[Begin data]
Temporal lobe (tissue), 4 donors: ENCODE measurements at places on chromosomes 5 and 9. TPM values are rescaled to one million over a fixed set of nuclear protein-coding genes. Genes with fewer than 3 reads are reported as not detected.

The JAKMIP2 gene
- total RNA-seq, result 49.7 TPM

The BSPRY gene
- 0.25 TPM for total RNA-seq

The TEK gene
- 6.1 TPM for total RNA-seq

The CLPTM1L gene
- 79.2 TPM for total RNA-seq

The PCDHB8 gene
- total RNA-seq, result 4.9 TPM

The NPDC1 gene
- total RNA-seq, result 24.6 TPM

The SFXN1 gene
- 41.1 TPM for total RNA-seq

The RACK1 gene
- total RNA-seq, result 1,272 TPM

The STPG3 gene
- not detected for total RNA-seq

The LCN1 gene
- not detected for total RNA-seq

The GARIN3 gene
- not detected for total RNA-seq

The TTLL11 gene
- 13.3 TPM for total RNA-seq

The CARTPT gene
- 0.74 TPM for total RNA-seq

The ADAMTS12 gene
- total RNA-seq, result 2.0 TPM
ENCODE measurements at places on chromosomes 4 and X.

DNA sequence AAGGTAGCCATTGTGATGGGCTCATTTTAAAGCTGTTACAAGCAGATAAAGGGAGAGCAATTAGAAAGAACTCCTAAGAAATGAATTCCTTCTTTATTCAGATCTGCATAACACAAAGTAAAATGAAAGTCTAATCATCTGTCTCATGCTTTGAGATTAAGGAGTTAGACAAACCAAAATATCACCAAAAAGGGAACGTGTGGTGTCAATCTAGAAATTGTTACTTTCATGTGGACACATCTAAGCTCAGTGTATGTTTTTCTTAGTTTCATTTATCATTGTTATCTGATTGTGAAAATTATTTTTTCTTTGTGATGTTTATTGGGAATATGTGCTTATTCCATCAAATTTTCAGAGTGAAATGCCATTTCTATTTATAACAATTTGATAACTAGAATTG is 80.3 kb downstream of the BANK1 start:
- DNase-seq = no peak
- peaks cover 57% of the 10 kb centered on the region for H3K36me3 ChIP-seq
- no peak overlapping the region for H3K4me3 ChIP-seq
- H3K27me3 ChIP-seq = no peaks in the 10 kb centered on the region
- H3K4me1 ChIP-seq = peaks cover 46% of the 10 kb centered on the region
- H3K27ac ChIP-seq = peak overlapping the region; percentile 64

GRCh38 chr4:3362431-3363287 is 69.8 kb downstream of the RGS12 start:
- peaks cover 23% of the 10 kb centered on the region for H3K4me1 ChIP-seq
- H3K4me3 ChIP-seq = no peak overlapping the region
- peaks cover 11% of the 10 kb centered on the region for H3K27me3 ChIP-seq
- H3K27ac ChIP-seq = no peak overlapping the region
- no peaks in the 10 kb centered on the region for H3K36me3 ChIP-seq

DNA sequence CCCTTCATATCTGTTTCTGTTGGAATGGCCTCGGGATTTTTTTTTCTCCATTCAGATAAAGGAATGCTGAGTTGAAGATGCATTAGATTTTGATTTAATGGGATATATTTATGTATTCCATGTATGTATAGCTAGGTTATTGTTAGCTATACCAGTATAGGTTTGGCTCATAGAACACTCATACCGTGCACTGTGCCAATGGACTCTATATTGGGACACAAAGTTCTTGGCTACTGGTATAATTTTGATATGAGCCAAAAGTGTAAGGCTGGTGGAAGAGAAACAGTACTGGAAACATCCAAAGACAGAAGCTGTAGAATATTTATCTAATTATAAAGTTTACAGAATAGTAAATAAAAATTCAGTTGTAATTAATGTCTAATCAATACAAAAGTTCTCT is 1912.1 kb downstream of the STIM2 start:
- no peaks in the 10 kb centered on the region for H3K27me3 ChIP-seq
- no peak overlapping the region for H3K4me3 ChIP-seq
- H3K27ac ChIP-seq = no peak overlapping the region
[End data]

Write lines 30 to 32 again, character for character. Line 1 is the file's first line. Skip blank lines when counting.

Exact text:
ENCODE measurements at places on chromosomes 4 and X.

DNA sequence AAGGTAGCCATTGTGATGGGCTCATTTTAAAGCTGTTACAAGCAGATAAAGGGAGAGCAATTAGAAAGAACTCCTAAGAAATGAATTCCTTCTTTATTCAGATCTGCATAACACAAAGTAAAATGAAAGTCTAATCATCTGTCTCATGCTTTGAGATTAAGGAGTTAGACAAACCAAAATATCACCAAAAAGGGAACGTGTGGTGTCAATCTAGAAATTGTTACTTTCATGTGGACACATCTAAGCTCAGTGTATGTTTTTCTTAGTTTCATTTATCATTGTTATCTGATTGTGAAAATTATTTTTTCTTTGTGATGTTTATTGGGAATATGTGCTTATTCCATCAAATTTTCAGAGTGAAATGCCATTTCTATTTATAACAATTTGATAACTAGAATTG is 80.3 kb downstream of the BANK1 start:
- DNase-seq = no peak